Over the last few months the Gambling Commission has become aware of an increase in the number of bingo events at nightclubs and student union bars. Here Commission Senior manager (and bingo fan) Peter Rangeley offers some top tips on how to ensure these events are run legally.
There’s little doubt that bingo is popular – our latest statistics show that approximately 1.35 million people played bingo in person and online in the past four weeks.
That’s an awful lot of people dreaming of throwing their hands up in the air and yelling bingo at the top of their voice.
However, it’s important that all those people are playing a game that is regulated properly - that is fair, safe and crime-free.
So eyes down…here are my top tips for those wanting to legally organise exempt bingo in bars and nightclubs...
You can only provide bingo on alcohol-licensed premises.
No profit can be made from the bingo itself. This means you cannot charge a fee for participating in bingo - nor can you take a cut from either the money paid to play bingo (stakes), or from the prize amounts awarded.
It must be possible for bingo players to gain entry to the premises without paying an admission fee. This is because admission fees to premises where bingo takes place are treated as participation fees i.e. profit.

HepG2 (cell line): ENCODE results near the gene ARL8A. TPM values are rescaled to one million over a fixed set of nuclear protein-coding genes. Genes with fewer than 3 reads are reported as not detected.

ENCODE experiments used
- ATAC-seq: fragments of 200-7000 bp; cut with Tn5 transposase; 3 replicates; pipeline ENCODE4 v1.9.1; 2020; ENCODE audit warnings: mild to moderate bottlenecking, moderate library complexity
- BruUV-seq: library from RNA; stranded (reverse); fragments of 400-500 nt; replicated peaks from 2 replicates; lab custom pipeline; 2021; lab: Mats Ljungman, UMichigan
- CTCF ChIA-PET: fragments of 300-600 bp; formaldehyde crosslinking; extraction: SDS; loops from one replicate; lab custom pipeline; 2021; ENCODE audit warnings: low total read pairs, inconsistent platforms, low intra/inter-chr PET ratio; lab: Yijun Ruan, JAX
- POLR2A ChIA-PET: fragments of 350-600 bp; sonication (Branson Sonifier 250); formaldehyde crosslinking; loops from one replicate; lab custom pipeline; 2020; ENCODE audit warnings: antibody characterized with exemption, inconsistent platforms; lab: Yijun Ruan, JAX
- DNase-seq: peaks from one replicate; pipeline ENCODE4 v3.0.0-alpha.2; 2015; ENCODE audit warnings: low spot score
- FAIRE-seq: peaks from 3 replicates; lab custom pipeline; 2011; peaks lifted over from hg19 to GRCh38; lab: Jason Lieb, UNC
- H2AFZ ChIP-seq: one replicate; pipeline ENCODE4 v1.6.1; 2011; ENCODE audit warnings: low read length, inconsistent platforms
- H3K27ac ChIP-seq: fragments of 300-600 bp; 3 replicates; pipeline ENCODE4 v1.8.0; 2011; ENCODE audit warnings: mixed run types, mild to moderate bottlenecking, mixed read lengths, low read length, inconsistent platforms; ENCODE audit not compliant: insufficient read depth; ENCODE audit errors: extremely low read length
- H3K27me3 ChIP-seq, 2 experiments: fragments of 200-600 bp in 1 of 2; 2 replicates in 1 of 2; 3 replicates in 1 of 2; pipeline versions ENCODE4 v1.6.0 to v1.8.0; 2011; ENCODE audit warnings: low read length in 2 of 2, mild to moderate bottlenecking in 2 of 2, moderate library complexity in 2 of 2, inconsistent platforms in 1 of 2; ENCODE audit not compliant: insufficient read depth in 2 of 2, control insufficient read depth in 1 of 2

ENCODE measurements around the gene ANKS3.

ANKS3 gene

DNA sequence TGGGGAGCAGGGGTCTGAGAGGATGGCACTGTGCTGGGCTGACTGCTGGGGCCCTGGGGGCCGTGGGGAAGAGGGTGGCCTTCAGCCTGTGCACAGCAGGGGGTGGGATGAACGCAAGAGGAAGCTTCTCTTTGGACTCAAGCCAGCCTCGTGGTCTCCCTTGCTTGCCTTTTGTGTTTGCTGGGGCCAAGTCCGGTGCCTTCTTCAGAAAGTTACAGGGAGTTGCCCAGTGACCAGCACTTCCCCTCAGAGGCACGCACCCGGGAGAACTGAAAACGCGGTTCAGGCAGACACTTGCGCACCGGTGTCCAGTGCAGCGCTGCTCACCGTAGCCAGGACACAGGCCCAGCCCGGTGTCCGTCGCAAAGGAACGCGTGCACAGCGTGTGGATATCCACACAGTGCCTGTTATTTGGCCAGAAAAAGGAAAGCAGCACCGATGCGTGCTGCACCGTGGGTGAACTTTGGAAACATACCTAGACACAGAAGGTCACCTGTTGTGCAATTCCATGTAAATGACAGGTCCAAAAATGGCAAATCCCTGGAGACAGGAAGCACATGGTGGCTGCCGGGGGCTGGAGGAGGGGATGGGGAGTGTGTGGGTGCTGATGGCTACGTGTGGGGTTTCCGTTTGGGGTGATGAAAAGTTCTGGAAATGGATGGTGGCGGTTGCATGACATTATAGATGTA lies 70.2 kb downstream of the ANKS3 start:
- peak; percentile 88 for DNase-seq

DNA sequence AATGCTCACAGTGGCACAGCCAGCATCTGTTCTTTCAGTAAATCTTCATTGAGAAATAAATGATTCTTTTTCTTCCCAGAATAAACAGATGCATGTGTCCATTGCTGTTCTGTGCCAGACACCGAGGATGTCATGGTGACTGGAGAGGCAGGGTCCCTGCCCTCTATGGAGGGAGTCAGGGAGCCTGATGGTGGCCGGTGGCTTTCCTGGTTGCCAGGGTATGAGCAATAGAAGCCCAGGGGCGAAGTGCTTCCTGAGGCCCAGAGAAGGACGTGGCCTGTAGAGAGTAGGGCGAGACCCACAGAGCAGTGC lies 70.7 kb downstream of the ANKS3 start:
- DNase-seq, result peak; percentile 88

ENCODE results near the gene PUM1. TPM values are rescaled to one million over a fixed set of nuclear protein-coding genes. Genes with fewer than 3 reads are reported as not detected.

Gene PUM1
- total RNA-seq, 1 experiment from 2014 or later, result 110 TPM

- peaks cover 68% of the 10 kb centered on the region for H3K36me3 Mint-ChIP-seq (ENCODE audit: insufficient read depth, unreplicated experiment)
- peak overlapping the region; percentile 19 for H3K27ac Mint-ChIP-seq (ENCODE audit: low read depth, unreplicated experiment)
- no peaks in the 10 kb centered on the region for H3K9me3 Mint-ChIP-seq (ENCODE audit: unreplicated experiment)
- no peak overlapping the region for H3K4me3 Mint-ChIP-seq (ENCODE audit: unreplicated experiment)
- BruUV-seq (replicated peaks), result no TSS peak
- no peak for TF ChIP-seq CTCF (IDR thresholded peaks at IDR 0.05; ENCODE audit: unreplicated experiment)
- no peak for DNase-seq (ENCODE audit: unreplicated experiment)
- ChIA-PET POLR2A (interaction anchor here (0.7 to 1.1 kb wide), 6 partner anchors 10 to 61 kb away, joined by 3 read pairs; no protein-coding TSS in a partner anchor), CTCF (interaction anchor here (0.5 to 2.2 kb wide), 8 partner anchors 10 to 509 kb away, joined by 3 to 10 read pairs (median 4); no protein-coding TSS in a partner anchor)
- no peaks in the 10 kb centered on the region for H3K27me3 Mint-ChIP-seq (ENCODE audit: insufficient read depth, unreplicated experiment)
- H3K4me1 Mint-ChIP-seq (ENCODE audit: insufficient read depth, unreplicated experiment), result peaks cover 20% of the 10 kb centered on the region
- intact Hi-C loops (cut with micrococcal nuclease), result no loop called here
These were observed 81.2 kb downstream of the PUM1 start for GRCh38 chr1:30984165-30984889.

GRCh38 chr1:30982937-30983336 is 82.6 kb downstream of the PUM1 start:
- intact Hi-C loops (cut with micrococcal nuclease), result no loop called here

All stakes for bingo games must be returned as prizes. So, if you raise £500 in total from all bingo players, you must return the whole £500 in prizes.
The maximum stake you can charge is £5 per person per game.
The chances of winning a prize must be equally favourable to all players.
You can’t link up the bingo games with other bingo games taking place on a different set of premises.
No under 18s can be allowed to play. You must ensure controls are in place to prevent underage gambling.
You will need to notify the Commission - and may need to apply for an operating licence - if the bingo involves more than £2,000 in stakes, or you award more than £2,000 in prizes, in any seven-day period.
Further information on gaming in alcohol-licensed premises.
You might also be able to conduct bingo under the rules for non-commercial gaming if the bingo is a charitable event.
However, you may need to apply for an operating licence if you are going to conduct any other form of bingo.
Posted on 14 December 2018